He'll be your opponent. The salt will interact with the ice, causing it to melt more quickly. The ice will leave its impression on the salt—you will be able to see in which positions pieces sat for the longest after the game is over and the players have left. And the warm fingers, grabbing the ice, will play against time. It should be a game with similar but different, slightly skewed conditions than the ones chess players are used to. (Especially when it comes to calculating timing.)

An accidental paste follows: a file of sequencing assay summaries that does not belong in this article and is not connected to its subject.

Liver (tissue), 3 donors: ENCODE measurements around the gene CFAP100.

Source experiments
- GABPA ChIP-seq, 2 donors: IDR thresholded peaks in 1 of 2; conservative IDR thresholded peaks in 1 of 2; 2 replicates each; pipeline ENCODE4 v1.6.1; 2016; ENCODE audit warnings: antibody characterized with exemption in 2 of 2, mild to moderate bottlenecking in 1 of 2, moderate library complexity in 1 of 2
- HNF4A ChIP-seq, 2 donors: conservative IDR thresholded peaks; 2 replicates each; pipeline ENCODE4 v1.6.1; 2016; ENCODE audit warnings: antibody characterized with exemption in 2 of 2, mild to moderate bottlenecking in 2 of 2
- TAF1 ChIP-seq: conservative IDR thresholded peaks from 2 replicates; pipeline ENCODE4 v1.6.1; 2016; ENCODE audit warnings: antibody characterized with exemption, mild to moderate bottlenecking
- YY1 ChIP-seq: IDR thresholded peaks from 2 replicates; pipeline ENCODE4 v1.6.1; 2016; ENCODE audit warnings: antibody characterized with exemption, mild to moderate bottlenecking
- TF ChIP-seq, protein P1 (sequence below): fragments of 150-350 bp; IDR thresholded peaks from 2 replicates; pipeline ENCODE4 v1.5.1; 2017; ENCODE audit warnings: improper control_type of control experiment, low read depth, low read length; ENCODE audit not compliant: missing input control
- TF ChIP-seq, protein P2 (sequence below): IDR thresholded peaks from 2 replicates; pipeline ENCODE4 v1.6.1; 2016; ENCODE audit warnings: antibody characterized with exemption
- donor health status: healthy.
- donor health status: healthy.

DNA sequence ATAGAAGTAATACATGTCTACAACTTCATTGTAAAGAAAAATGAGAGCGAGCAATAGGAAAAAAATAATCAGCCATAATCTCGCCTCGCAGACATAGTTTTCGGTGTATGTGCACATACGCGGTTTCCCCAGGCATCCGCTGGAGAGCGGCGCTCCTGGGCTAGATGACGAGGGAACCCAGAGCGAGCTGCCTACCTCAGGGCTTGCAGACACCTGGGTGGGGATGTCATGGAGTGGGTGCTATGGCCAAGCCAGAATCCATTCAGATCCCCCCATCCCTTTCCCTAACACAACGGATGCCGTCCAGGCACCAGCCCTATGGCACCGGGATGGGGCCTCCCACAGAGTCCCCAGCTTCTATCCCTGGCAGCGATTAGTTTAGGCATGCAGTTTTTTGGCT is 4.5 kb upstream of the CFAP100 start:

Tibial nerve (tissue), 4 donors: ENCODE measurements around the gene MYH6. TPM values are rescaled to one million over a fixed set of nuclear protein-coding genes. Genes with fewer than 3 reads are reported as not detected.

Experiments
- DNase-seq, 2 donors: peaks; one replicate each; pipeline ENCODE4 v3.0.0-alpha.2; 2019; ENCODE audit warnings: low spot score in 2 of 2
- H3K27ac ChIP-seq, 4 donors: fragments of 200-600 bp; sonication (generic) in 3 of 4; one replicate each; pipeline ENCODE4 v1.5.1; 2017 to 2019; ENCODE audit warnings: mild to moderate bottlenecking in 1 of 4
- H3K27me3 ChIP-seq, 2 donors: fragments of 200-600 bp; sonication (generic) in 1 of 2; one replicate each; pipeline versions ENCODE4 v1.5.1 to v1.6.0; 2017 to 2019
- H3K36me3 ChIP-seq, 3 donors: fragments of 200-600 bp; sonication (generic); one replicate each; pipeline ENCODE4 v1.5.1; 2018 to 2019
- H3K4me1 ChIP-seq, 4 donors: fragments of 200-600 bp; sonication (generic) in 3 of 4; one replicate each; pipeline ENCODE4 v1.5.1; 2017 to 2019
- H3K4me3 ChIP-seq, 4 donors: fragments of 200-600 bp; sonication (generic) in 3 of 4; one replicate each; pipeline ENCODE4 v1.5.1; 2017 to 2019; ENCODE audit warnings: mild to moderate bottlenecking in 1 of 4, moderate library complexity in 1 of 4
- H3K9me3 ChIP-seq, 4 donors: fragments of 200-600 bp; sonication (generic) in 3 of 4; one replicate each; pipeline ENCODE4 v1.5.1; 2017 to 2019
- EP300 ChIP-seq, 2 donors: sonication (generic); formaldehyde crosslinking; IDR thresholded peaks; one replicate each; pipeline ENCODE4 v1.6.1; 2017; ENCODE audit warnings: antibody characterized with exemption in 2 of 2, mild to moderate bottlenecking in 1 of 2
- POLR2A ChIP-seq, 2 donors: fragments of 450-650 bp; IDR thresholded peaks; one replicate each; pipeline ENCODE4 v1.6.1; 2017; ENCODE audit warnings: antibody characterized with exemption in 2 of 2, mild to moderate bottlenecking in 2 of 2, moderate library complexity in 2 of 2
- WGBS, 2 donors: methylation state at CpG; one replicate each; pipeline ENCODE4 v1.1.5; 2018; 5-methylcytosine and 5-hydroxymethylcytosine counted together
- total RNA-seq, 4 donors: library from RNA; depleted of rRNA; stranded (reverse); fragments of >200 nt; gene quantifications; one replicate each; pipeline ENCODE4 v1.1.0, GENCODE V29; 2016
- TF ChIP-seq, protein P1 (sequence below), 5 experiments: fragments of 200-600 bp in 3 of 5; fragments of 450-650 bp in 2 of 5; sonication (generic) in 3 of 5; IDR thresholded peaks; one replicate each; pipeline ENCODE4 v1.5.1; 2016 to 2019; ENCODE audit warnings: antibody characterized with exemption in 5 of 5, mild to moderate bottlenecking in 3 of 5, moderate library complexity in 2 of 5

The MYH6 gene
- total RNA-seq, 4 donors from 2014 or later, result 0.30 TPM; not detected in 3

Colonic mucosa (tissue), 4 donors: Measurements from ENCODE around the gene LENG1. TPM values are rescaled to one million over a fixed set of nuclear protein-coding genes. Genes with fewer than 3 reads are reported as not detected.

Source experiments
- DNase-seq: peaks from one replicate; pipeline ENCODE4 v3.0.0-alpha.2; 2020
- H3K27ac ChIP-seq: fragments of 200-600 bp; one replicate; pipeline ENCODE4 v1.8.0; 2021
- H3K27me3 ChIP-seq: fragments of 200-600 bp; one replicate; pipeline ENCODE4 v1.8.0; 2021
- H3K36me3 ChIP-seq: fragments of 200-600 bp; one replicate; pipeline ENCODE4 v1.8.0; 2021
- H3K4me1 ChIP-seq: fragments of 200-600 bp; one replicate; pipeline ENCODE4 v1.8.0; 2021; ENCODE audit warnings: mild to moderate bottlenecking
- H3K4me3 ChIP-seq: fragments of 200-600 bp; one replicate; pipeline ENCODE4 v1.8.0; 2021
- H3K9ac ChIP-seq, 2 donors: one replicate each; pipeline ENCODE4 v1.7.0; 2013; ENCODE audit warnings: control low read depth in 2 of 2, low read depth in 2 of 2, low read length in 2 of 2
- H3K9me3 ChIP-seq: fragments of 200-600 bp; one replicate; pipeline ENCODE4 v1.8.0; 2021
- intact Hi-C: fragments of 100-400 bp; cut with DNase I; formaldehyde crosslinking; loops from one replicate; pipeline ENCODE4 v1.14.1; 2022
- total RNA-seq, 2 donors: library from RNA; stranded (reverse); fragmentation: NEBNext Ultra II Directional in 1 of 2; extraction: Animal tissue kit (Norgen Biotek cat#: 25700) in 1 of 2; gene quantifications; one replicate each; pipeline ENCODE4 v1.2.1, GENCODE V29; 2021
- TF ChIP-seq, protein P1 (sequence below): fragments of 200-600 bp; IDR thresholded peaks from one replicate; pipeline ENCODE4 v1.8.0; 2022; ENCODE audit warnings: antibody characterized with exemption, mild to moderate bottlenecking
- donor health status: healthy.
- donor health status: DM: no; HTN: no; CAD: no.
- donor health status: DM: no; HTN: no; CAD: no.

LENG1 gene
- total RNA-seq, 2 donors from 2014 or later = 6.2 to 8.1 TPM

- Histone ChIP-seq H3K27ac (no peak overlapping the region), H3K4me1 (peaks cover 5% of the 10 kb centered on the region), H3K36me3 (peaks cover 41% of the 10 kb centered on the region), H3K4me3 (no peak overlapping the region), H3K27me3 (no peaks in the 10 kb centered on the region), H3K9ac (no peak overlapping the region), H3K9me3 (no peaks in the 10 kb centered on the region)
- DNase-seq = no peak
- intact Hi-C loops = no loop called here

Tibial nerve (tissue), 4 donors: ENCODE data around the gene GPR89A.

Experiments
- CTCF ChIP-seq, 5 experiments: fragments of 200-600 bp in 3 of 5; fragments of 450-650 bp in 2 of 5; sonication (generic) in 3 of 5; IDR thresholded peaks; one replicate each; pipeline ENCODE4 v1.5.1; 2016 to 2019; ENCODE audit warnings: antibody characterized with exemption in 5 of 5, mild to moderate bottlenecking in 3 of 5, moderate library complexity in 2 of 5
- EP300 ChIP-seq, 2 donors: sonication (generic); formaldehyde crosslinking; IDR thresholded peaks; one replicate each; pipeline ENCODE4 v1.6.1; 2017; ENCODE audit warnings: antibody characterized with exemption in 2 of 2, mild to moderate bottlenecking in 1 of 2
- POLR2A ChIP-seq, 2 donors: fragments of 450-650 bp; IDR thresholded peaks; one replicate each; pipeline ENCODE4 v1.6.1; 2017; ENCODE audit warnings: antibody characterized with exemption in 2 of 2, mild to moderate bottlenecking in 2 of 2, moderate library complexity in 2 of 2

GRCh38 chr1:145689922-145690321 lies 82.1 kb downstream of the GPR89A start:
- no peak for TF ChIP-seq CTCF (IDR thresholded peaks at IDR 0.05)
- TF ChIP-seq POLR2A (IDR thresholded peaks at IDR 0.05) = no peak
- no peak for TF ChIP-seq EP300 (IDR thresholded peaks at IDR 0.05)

The weekly chess games are part of Cornish's group show Game Theory, which welcomes indeterminacy, mess, and melting, in the name of past Cornish accompanist John Cage, and his desire not to say anything about chess fanatic Marcel Duchamp (who did not abandon art for chess, as is legend: he secretly created this unbelievable thing instead).